developing sound policies to guide future management. Advances during the past 10-20 years have transformed the ability of earth scientists to extract critical biological and environmental information from the geologic record. These advances at the interface of earth and biological sciences—combined with a greatly improved capacity for accurate dating of past events, the development of high-resolution timescales, and new techniques for correlation—set the stage for this assessment of research priorities in geohistorical analysis of biotic systems (see Box ES.1).
The committee recommends a major, decadal-scale scientific commitment to improving our ability to predict the biotic dynamics of environmental change through geohistorical analysis. Given the inherent complexity of biological systems and the increasing footprint of human activities over the last several millennia and centuries, it is critical that geohistorical analysis informs modeling and analysis of present day systems. Such a major effort will require an explicit commitment to innovative and genuinely multidisciplinary research both by agencies and by individuals. It will also require investments in the infrastructure needed to support collaboration between earth scientists and biologists, and new educational opportunities for earth scientists and biologists early in their careers that encourage them to bridge traditional disciplines.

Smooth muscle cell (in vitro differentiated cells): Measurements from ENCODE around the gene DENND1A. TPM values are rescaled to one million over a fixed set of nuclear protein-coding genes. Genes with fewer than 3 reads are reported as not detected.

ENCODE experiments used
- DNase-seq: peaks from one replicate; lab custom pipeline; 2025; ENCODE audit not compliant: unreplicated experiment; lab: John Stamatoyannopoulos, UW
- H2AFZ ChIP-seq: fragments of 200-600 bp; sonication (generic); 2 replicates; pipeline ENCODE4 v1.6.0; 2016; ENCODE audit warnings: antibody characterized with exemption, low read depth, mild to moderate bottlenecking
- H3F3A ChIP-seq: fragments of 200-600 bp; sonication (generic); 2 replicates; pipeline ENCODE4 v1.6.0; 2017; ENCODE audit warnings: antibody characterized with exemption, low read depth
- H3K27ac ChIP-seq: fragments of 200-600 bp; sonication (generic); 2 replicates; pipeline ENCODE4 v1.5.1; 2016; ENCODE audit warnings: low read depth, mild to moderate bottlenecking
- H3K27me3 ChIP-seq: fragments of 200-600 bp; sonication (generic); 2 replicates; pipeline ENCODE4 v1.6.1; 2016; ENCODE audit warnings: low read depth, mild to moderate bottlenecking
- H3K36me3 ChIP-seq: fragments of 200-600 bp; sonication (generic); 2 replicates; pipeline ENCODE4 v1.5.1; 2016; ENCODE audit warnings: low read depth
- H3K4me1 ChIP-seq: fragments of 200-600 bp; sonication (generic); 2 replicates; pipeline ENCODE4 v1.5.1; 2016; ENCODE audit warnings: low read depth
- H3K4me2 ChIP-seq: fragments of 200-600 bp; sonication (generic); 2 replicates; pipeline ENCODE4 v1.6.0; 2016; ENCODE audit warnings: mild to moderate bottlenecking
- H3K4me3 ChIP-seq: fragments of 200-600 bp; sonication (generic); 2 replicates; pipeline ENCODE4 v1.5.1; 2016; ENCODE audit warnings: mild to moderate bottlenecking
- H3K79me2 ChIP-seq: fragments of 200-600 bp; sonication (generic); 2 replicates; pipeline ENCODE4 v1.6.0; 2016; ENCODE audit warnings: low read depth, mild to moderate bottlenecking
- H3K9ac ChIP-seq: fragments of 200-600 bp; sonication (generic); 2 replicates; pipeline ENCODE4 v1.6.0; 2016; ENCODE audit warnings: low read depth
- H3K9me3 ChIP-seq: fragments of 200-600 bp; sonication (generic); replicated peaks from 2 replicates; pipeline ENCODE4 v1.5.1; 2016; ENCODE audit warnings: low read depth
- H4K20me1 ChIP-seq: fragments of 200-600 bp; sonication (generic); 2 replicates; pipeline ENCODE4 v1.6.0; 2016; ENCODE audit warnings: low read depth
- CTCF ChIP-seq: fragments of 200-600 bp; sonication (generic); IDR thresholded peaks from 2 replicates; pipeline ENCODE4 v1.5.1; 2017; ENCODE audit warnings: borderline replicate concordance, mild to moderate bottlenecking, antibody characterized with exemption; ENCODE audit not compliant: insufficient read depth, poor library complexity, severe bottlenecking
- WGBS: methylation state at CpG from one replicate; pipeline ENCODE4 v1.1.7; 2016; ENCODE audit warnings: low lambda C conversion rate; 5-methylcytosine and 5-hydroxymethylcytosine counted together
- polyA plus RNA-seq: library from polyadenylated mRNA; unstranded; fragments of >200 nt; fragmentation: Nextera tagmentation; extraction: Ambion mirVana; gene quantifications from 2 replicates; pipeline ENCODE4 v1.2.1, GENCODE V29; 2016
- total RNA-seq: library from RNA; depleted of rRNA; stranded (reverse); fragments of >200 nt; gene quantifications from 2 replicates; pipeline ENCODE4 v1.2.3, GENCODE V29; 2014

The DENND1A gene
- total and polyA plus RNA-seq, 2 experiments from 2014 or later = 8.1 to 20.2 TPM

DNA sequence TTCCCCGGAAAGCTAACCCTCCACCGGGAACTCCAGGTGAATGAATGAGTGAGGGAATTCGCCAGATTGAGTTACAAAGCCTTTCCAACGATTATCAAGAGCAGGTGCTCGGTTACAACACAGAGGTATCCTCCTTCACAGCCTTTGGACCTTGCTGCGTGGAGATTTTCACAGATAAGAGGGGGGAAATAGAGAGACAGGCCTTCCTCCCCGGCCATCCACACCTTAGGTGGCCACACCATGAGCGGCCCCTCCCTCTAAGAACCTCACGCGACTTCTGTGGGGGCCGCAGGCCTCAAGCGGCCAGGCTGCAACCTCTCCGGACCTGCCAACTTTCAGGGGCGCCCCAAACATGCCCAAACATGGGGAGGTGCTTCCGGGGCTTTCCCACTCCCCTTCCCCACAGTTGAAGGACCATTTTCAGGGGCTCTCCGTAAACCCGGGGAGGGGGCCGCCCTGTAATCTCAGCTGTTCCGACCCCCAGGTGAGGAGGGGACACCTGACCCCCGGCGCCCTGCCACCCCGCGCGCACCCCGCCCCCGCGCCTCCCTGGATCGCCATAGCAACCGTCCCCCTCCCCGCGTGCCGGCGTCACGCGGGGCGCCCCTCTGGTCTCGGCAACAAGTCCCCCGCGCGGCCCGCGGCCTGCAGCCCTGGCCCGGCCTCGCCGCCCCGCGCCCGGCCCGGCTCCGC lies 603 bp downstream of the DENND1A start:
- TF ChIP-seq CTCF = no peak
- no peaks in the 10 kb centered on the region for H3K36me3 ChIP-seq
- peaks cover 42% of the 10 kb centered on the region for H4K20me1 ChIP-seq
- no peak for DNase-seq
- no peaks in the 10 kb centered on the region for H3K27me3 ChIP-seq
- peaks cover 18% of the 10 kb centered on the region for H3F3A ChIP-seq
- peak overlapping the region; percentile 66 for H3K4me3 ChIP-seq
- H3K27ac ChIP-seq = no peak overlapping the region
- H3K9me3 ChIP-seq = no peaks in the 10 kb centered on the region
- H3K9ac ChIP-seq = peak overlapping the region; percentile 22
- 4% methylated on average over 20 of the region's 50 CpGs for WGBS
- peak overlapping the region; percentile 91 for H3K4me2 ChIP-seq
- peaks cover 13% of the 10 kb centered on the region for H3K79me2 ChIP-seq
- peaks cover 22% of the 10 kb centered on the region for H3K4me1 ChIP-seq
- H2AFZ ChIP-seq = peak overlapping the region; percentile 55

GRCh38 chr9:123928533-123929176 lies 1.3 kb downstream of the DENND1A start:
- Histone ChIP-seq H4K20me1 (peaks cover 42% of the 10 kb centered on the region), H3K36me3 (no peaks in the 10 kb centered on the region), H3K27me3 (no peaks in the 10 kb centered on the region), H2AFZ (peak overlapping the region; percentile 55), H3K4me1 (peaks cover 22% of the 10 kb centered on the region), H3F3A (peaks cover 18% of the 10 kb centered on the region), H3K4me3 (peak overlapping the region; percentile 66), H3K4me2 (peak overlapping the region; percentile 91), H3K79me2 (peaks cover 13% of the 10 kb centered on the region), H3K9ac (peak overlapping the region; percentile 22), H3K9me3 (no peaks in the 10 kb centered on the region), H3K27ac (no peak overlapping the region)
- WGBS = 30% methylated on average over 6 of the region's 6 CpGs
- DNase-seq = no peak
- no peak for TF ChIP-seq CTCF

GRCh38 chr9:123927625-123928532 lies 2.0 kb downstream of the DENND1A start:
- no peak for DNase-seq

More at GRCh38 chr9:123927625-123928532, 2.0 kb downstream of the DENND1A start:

Committee on the Geologic Record of Biosphere Dynamics: The Key to Understanding the Biotic Effects of Future Environmental Change
The committee will describe the potential of the geologic record as a means of understanding biotic interactions with environmental change and the coupling of earth/life processes, and develop strategies for integrating earth and biological sciences and transferring their combined insights to the policy community. In particular, it will undertake the following tasks: